AS the name suggests, Montaigne’s second album covers a range of complex issues.
But to sum it up simply, she says it’s “my life”.
Due out August 30, Complex deals with an ex-boyfriend with a messiah complex, gaslighting, body image, loneliness, long distance love, self-loathing, being a people pleaser, gaming, sex robots, gender pay imbalance, burnout, environmental issues and a serious health battle.
“I don’t deliberately think ‘I’ll tackle this issue now’ but when I get into the studio it’s based on whatever I’m experiencing in that period of time,” the singer-songwriter born Jessica Cerro said.
“So a lot of the songs are just about my own internal monologue and things I’ve noticed about myself and things I want to change, or don’t want to change, or struggle changing, and often the relationships that have naturally arisen out of my own propensity for certain traits and behaviours.”
But despite looking at a darker side of life, nearly every track on the album has quite an uplifting feel.
“It’s just how it happened,” the 24-year-old said.
“What tends to happen in those studio sessions is you start the melody and get the feeling and then I write over them, which is basically an instinctive response from me creatively to one of the sounds happening.
“So I guess that indicates when I hear something uplifting and happy I feel the need to put something dark and terrible over it.
“But I think these issues become more palatable if you can dance to it.”
While Cerro admitted Complex was an angry and frustrated record spawned from a dark time in her life, it was also a cathartic experience that enabled her to “move past every single thing on that album”.
“Writing the whole album, I thought it was a piece in the puzzle of my great therapy experience and it definitely helped,” she said.
“It brought to light the way I was actually feeling because I do struggle with not actually knowing how I feel a lot of the time.
“So whenever I write a song that tends to open up a window into my soul, I just allow it all to spill out because I can’t do that consciously.
“It was definitely an integral part of the process.”
But she said it wasn’t the whole process, which included “actually going to therapy, doing a lot of journaling and talking to friends”, which also helped her to recover from burnout.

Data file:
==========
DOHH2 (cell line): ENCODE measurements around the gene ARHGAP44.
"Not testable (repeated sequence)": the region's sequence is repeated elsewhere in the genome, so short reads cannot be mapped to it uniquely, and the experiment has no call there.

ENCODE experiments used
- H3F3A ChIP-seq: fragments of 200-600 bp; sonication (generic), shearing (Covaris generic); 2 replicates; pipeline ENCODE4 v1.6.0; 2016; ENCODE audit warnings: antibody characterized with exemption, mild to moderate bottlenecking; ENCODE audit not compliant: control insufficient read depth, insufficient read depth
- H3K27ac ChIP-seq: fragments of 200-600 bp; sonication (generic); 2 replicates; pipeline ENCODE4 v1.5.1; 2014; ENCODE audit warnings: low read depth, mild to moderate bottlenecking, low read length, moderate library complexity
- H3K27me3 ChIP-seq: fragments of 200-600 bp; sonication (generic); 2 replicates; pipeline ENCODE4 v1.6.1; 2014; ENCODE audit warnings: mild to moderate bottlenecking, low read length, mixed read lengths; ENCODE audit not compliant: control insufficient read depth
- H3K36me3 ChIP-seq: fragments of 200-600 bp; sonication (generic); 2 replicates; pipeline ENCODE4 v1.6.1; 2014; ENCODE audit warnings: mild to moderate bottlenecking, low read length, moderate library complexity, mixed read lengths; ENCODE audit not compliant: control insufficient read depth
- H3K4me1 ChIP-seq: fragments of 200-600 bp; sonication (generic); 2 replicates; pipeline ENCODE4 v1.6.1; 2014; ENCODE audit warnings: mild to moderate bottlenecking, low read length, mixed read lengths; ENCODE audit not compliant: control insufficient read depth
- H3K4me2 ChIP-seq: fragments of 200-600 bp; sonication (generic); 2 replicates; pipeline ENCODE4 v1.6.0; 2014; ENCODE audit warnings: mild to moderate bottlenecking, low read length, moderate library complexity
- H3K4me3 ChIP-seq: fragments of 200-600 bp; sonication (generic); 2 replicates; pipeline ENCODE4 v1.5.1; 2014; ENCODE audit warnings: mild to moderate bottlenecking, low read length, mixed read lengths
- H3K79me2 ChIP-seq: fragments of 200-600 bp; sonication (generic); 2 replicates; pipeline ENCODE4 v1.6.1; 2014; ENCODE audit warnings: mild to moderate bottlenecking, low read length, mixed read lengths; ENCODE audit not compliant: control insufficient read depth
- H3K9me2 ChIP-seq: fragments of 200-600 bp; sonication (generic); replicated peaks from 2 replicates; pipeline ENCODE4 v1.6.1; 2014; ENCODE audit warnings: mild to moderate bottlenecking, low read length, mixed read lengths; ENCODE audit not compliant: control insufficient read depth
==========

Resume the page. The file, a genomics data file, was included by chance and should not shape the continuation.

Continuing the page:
“I got very ill in a way I couldn’t understand and no specialist could understand,” she said.
“It’s now medically recognised as burnout, which is amazing, but at the time I didn’t have that diagnosis which really messed me up.
“I got to full recovery around June or July last year but that was f***ing tough.
“That was maybe the worst moment and period of my life… but in hindsight it was absolutely necessary for me to learn all the lessons.”
With the imminent release of her latest work, Cerro said she was feeling “really good”.
“I fell really confident, really happy and very relaxed (in the lead-up to the album release),” she said.
“I’m really happy with it so whatever happens, I’m cool about it.”
To celebrate, Cerro will tour the country with a full band, kicking off in Adelaide before hitting Badlands Bar in Perth on November 8 and Mojos Bar in Fremantle on November 9.
And fans may also like to hear she has partnered with PLUS1, with $1 from every ticket sold going to support Bush Heritage Australia.
“They are a conservation organisation for bushland but also, they help indigenous people with land claims,” she said.
“The Aboriginal population in this country – the first people – are the most wise and knowledgeable about land health and protection and the relationships we have with the environment.
“I think the handing over of the reigns and the original entitlements back to them is absolutely vital and an important symbol of us actually recalibrating our approach to this whole situation and actually thinking with greater compassion and acting and creating policies with compassion.
“I think that’s really important work.”
What: Complex National Album Tour
November 8: Badlands Bar, Perth
November 9: Mojos Bar, Fremantle